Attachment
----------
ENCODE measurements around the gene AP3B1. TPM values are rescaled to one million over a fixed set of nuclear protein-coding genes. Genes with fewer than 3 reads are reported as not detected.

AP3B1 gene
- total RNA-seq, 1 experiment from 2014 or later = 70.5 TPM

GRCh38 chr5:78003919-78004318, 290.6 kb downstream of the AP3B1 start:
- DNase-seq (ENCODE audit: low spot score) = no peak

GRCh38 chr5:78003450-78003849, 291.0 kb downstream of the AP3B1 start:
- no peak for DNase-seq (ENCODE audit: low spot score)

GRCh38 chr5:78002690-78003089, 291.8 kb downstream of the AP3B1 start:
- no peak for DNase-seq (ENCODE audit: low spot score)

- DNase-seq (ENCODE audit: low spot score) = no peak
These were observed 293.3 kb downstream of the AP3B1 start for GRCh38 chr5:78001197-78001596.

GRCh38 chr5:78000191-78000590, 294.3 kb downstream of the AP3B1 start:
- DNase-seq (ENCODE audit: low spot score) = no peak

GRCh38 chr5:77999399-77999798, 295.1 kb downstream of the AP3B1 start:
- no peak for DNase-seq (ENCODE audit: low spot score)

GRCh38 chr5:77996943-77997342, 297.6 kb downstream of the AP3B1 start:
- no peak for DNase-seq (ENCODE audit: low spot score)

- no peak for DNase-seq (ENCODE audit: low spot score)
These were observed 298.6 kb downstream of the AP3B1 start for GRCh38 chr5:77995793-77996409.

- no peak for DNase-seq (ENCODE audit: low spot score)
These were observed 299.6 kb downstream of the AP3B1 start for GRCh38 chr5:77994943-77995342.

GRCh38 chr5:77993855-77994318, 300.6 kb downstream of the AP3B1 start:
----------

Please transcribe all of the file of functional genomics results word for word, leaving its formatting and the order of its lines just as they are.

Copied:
ENCODE measurements around the gene AP3B1. TPM values are rescaled to one million over a fixed set of nuclear protein-coding genes. Genes with fewer than 3 reads are reported as not detected.

AP3B1 gene
- total RNA-seq, 1 experiment from 2014 or later = 70.5 TPM

GRCh38 chr5:78003919-78004318, 290.6 kb downstream of the AP3B1 start:
- DNase-seq (ENCODE audit: low spot score) = no peak

GRCh38 chr5:78003450-78003849, 291.0 kb downstream of the AP3B1 start:
- no peak for DNase-seq (ENCODE audit: low spot score)

GRCh38 chr5:78002690-78003089, 291.8 kb downstream of the AP3B1 start:
- no peak for DNase-seq (ENCODE audit: low spot score)

- DNase-seq (ENCODE audit: low spot score) = no peak
These were observed 293.3 kb downstream of the AP3B1 start for GRCh38 chr5:78001197-78001596.

GRCh38 chr5:78000191-78000590, 294.3 kb downstream of the AP3B1 start:
- DNase-seq (ENCODE audit: low spot score) = no peak

GRCh38 chr5:77999399-77999798, 295.1 kb downstream of the AP3B1 start:
- no peak for DNase-seq (ENCODE audit: low spot score)

GRCh38 chr5:77996943-77997342, 297.6 kb downstream of the AP3B1 start:
- no peak for DNase-seq (ENCODE audit: low spot score)

- no peak for DNase-seq (ENCODE audit: low spot score)
These were observed 298.6 kb downstream of the AP3B1 start for GRCh38 chr5:77995793-77996409.

- no peak for DNase-seq (ENCODE audit: low spot score)
These were observed 299.6 kb downstream of the AP3B1 start for GRCh38 chr5:77994943-77995342.

GRCh38 chr5:77993855-77994318, 300.6 kb downstream of the AP3B1 start: